Studio -- Stories (1995-98)

Moving Along

Let's get this ship into the breezy water. It's a long way to the other shore
. . . . . and there is no time to lose.

Beyond the Western Limits of the Great Wall . . . . and its Jade Gate, in the vast desert valley of the Su-lo Ho. lies the green oasis of Tun-huang and Ch 'ien-fun Tung, the caves of a Thousand Buddhas. One thousand miles from Peking, watered by the perpetual snows on the Nan Shan ranges, it was the area through which China advanced across the Great Gobi to the Tarim Basin and the Celestial Mountains.

On our steeds beyond the plain . . . . With vessels along the mountain streams.

Waqi 'at-i-Baburi - "Babur was deeply concerned with people and nature. His book abounds in vividly insightful descriptions of mankind as well as flora and fauna. Although he was happiest writing prose, his ideas are those of a poet and scientist . . . . " - (Welch)

Porches of Iron and Silver - "The sons of Lot embraced the passions with porches of iron and silver, creating beauty and form out of the deep recesses of sorrow - lending to the empty air name and habitation, delightfully bound to eternity." - (Carey, 'The Horse's Mouth')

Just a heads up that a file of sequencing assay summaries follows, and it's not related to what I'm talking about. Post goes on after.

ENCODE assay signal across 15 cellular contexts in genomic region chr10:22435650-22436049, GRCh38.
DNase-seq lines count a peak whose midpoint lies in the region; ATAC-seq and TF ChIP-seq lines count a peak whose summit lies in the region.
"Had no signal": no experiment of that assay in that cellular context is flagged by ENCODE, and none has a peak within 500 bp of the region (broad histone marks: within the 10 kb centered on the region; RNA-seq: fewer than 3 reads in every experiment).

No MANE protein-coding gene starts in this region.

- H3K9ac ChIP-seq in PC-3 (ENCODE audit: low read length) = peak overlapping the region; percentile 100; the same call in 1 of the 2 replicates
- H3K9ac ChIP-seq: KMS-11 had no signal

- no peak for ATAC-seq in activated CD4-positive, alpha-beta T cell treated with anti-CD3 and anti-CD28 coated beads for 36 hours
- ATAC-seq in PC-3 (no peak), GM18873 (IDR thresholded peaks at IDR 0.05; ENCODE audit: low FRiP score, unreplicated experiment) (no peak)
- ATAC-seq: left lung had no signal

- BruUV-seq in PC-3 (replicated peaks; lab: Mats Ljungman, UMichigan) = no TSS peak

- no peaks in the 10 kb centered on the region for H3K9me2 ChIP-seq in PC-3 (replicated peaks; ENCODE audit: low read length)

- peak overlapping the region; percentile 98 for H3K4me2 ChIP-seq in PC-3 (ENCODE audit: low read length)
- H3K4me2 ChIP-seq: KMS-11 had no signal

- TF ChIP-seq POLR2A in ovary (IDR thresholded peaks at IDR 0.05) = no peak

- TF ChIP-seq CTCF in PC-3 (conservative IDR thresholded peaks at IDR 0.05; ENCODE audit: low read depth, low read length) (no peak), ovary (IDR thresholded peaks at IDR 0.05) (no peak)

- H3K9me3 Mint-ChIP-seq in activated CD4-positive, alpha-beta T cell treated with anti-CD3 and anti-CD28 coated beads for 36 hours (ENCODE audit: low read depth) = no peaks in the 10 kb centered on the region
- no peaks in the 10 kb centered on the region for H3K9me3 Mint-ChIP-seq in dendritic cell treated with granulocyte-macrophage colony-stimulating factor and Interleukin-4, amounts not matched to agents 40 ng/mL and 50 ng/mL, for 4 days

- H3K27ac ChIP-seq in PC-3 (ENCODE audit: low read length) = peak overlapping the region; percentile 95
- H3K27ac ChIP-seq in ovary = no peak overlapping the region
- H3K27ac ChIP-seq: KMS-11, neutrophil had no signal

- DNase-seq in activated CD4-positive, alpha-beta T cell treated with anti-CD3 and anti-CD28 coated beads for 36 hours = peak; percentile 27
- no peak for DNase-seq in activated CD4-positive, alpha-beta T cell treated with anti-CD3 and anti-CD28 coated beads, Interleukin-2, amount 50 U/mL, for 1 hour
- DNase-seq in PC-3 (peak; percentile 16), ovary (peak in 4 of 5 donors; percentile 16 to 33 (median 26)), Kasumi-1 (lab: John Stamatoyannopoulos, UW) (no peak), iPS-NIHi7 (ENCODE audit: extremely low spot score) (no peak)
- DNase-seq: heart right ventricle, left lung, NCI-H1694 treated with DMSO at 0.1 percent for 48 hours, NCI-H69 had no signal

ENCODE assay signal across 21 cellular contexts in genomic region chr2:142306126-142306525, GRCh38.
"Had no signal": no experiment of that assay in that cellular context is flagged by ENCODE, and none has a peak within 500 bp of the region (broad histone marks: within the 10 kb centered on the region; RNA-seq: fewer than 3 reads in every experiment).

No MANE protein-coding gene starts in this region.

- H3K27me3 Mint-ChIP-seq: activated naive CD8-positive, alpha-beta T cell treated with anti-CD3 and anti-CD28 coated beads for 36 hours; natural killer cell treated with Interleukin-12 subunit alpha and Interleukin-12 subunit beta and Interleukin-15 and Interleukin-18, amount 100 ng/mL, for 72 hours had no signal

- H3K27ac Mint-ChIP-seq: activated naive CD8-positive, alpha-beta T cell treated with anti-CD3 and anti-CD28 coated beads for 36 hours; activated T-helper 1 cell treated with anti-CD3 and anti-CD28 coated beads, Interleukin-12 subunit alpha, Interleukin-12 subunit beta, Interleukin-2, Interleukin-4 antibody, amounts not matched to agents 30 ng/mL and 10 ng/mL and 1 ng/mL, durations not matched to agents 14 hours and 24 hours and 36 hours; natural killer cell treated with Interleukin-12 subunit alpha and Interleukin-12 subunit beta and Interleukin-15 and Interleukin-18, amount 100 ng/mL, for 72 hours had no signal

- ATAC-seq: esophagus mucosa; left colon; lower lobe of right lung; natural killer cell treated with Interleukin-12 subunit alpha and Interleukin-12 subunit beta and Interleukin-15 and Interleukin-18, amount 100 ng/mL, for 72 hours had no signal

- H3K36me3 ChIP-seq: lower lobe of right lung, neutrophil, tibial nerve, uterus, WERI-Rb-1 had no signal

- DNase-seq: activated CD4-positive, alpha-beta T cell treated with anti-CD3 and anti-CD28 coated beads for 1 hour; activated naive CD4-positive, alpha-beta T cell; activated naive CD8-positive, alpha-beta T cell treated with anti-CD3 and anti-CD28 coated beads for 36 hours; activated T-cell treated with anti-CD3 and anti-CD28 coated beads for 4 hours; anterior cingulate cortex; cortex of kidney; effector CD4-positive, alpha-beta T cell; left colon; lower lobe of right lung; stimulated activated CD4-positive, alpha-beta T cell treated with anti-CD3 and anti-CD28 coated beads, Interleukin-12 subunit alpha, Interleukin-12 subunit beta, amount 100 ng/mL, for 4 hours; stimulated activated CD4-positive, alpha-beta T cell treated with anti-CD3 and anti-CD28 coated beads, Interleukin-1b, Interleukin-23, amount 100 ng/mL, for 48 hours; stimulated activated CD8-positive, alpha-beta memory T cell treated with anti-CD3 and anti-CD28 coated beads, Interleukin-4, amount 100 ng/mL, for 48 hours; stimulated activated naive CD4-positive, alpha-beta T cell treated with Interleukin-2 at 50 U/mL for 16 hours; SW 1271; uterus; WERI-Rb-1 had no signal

A Prairie Song - "Vigilance and authority --at a distance. Respectful . . . . I came to rely upon this presence in the night and throughout the dry heat of day . . . "

Our saving Grace and Our Undoing - "In kilts falling in a weighted point, from which hangs a triangle of blue-beaded network, finished with lilies and papyrus flowers. . . . "

Not Inhibited by the Unforeseen - No sooner have the tulips come to bud when the peonies blossom, and lilacs fill the hedges as quickly as the violets dance under brush and spread about the grass. The leaves are fresh bundles that soon flutter by. Each season.

Tradition and Innovation - "Most art is made up of two elements: tradition and innovation. The relationship between the two varies and is determined by many different factors, such as the personality of the artist, his background and training and the general attitude towards art in the society in which he lives." - (Walberg)

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Copyright, 2000